(587i) Membrane Pervaporation in a Fast Pyrolysis Biorefinery

Authors: 
Stanford, J. P., Kansas State University
Gable, P. A., Iowa State University
Hall, P. H., Iowa State University
Rover, M. R., Iowa State University
Smith, R. G., Iowa State University
Brown, R. C., Iowa State University
Fast pyrolysis of biomass produces a complex mixture of sugars, organic oxygenates including carboxylic acids, alcohols, aldehydes, esters, ethers, furans, and ketones, and phenolic monomers, dimers, and oligomers with a variety of functional groups. Water is an additional product, of which the sugars and carboxylic acids are highly soluble and many of the other organic species have limited or very little solubility. The mixture complexity and presence of multiple phases necessitates several levels of separation to obtain individual compounds of interest. Fractional condensation of the fast pyrolysis vapor product stream directly from the reactor is the first level of separation that partitions the exiting vapor and aerosol products into several distinct fractions according to the respective component vapor pressures.

This work explores the use of several types of membranes and membrane processes and their application to the different fractions of bio-oil produced by the unique fractional condensation system under development at Iowa State University. The primary applications investigated include hydrophobic membranes for the pervaporative removal of low concentration phenolic species from the aqueous fraction and hydrophilic membranes for vapor and liquid phase dehydration of the aqueous fraction before and after the primary condensation from the pyrolysis reactor. Also explored is the use of these membranes in tandem with other separation processes applied to the bio-oil product fractions such as liquid-liquid extraction and adsorption. In this manner the membranes function to recover the organic solvents and clean water used in the separations with the potential of reducing the energy and operating costs as compared to distillation and other more traditional separation methods in a biorefinery.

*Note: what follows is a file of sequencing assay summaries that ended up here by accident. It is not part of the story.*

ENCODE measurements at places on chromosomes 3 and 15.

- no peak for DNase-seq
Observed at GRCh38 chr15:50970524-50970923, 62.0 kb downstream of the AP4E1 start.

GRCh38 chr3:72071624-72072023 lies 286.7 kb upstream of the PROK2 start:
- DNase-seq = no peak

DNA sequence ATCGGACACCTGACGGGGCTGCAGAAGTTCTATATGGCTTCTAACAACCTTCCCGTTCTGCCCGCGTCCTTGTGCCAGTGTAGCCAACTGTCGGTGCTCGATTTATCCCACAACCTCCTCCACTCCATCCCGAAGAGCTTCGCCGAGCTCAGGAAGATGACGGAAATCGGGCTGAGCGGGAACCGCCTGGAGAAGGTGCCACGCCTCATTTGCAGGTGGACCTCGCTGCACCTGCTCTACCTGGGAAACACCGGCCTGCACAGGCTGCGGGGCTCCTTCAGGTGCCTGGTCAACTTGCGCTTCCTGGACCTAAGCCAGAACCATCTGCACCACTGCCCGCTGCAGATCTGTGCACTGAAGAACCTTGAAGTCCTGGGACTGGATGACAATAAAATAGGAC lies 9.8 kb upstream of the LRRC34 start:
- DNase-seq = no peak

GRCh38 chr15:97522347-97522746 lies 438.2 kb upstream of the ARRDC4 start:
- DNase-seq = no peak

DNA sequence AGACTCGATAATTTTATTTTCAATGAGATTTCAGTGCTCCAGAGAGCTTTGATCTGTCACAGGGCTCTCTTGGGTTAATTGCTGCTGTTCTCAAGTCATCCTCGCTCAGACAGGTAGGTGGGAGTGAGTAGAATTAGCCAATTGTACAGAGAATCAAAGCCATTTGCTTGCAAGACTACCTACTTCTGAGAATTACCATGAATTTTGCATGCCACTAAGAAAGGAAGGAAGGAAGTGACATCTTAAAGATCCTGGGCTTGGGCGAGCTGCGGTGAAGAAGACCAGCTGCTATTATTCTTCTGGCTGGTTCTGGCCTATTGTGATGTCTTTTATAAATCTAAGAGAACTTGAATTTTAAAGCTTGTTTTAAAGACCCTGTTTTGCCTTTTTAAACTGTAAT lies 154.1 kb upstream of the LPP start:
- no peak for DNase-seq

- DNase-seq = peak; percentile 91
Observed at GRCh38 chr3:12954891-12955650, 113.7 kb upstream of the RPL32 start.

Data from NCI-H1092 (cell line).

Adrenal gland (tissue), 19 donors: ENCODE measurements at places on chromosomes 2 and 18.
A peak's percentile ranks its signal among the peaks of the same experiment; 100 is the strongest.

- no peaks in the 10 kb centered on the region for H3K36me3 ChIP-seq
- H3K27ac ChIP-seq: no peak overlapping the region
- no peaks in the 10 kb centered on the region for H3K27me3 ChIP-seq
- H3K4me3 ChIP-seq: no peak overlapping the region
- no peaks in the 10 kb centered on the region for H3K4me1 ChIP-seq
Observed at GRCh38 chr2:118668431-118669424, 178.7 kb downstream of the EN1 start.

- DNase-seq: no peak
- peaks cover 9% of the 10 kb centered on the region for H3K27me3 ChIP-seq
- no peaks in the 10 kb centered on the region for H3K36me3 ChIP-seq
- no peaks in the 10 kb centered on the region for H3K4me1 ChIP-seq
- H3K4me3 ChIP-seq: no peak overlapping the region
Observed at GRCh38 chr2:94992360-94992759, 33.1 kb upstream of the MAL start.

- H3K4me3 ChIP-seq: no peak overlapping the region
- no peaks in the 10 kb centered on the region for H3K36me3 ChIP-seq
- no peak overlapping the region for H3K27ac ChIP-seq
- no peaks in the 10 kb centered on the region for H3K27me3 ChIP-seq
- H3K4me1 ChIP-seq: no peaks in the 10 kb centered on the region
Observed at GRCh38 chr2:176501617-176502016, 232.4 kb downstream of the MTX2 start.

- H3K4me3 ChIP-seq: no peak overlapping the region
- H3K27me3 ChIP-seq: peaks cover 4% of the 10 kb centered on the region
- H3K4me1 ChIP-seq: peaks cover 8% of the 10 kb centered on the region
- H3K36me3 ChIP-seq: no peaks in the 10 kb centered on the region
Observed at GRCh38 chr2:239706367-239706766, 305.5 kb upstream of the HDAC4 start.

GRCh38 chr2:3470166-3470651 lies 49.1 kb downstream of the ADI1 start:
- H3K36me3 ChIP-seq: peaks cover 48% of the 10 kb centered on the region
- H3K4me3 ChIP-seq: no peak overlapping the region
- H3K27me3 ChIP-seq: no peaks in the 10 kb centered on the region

Early tests with commercially available PDMS membranes have demonstrated effectiveness for removing a large amount of phenolic species from the aqueous product stream of the pyrolysis fractional condensation process. Approximately 10 wt% of the overall permeate is phenolic species, which phase separate from the permeate water due to their low solubilities, for example 0.5 and 2.7 wt% for 4-ethylphenol and o-cresol, respectively, at 25 °C. This allows for easy decantation of the permeate organic phase and recycle of the phenolic saturated aqueous phase. Preliminary experiments with commercially available silica based membranes have shown to be effective for dehydration of the aqueous pyrolysis product fraction and tests continue to examine the long-term performance of these membranes and their ability to achieve full dehydration of the aqueous product fraction.